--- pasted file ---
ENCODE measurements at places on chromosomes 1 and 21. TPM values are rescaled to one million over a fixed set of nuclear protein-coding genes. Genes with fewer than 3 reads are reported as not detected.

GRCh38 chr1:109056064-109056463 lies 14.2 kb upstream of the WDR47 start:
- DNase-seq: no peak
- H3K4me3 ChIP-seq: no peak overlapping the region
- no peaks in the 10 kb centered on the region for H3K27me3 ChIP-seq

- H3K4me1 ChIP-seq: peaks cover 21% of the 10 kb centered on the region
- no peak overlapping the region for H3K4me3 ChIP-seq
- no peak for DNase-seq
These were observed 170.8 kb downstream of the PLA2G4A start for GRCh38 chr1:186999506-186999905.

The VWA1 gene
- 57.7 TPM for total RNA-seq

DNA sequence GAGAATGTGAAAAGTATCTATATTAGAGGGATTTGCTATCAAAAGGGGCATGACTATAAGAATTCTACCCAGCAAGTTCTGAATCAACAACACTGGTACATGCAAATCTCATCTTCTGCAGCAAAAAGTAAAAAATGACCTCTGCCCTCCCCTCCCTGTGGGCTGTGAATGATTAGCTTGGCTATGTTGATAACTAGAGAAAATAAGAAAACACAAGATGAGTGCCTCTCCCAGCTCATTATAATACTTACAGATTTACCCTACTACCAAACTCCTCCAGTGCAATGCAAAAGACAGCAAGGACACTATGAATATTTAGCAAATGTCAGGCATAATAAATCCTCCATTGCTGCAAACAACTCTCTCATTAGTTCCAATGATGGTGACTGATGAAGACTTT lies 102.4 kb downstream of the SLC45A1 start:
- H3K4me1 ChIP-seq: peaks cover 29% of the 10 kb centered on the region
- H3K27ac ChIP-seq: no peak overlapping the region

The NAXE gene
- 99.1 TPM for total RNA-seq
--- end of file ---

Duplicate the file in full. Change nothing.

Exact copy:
ENCODE measurements at places on chromosomes 1 and 21. TPM values are rescaled to one million over a fixed set of nuclear protein-coding genes. Genes with fewer than 3 reads are reported as not detected.

GRCh38 chr1:109056064-109056463 lies 14.2 kb upstream of the WDR47 start:
- DNase-seq: no peak
- H3K4me3 ChIP-seq: no peak overlapping the region
- no peaks in the 10 kb centered on the region for H3K27me3 ChIP-seq

- H3K4me1 ChIP-seq: peaks cover 21% of the 10 kb centered on the region
- no peak overlapping the region for H3K4me3 ChIP-seq
- no peak for DNase-seq
These were observed 170.8 kb downstream of the PLA2G4A start for GRCh38 chr1:186999506-186999905.

The VWA1 gene
- 57.7 TPM for total RNA-seq

DNA sequence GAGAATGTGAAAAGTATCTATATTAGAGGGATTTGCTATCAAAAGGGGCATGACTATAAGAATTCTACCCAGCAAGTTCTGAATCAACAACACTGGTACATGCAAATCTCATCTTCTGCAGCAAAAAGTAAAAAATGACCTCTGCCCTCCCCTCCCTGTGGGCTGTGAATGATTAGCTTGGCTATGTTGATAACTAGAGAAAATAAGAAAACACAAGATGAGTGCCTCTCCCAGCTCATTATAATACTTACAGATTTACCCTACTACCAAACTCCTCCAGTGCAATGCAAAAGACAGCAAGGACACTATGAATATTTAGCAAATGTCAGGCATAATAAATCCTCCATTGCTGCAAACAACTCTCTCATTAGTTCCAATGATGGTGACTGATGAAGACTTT lies 102.4 kb downstream of the SLC45A1 start:
- H3K4me1 ChIP-seq: peaks cover 29% of the 10 kb centered on the region
- H3K27ac ChIP-seq: no peak overlapping the region

The NAXE gene
- 99.1 TPM for total RNA-seq